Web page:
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Hovnanian Enterprises, Inc. (NYSE:HOV) released earnings for the second fiscal quarter earlier this week and held a conference call to discuss the results, which were much weaker than the market expected.

Financial Highlights
Revenues - $776.4 million
Pre-tax loss - $92.4 million (excluding charges)
Pre-tax loss - $343.4 million (including charges)
After tax loss -$340.7 million ($5.29 per share)

HOV reported a cash balance of $119.9 million, but stated that due to capital raising in May, they "would have had approximately $500 million in homebuilding cash and no borrowings on its revolving credit agreement as of April 30, 2008." I put this in quotes, of course, because it makes absolutely no sense whatsoever and didn't want you to think that it was my conclusion. HOV predicted its cash balance would reach $800 million by October 31, 2008.

Net Contracts - 2,226 homes
Cancellation Rate - 29%
FAS 109 deferred tax valuation allowance charge - $120.6 million
Pre-tax land-related charges - $251.0 million broken down:

Land impairments - $226.4 million
Write-offs of predevelopment costs and land deposits - $19.5 million
Unconsolidated joint ventures - $5.1 million

Management Comments
"The home-building industry continues to face challenging market conditions. During these touch market conditions, our focus has remained on reducing inventories, reducing costs, generating positive cash flow, and improving the liquidity of the company....One of the primary reasons that both the homebuilding industries and our sales are so weak is because as we look across the country, we see that existing home inventories remain at persistently high levels."

"In order from worst to best, our Florida and California markets remain the most challenged markets today. Markets like Arizona and the Midwest also have been through some difficult times but are operating at slightly better levels than California and Florida."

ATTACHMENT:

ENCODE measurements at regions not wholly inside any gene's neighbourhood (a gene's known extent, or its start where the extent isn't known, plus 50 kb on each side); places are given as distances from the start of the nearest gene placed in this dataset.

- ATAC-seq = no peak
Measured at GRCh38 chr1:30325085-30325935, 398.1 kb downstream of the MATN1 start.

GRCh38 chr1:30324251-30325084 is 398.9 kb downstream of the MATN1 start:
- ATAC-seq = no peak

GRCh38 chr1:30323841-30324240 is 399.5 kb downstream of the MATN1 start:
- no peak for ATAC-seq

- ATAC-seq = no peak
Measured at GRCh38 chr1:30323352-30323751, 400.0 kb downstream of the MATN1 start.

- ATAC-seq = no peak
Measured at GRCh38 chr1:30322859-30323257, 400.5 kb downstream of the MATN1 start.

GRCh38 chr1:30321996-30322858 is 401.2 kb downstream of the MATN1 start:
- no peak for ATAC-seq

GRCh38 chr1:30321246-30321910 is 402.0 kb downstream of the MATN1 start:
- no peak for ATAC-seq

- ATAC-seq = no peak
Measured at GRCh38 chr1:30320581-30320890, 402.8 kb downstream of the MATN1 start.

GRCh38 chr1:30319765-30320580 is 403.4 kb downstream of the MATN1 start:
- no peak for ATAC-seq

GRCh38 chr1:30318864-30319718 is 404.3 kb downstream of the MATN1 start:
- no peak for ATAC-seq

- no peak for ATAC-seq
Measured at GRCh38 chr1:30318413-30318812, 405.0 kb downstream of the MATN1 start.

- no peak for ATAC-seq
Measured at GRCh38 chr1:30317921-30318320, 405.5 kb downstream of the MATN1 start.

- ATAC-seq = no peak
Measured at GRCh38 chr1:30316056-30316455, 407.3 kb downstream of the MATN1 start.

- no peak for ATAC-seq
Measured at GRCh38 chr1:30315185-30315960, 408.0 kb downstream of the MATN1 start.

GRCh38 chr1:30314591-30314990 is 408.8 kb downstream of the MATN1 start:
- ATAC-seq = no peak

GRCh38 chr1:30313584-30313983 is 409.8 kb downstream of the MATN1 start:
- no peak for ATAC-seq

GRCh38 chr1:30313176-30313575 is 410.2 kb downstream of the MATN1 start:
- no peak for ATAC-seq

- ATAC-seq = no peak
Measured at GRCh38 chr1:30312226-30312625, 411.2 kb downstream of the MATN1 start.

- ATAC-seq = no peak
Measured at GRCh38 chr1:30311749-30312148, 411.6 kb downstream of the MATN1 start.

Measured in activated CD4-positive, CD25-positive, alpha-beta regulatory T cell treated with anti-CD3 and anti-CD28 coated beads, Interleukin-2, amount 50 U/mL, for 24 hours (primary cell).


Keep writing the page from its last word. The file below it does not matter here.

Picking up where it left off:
"If this housing correction follows the pattern and duration of the 1975 correction, the housing market should start improving in 2009, just in time for our company’s 50th anniversary celebration. On the other hand, if this housing correction should follow the pattern and duration of the 1981 correction, 2009 could remain as another difficult year, similar to 2008."

Questions

1. Why not write off everything at once on inventory, and get it over with?

"Our crystal ball is no better than anyone else’s. We don’t know what the future holds...so our approach has always been that we look at it based on current prices."

2. Would you be willing to give up some margin now to generate more sales because you have the balance sheet that enables you to do it today?

"Frankly we are constantly looking at this balance between velocity and margin...where we can get velocity with price decreases, we are not afraid to do that."

3. Impact of foreclosures on your communities?

"We are definitely competing with foreclosures in certain markets. We see it more really in Florida and northern California...that does drag down pricing but it is something we are dealing with and we feel like we are currently priced appropriately to compete with the foreclosures."

4. Why don't you use cash to buy your bonds trading at 60 cents on the dollar?

"The main reason we issued the new capital was we just felt we needed to get an insurance policy, if you will, on liquidity. At this point, until we get a clearer picture on the market, on when the bottom is going to come, on what the effect is of foreclosures or price decreases, we are not overly anxious to, in spite of the fact that it’s quite enticing, we are really placing a premium on liquidity and capital because it’s not easy to obtain in this marketplace."

My previous posts on HOV.

Disclosure - No Position.

Source: Hovnanian's Cash Statements Make No Sense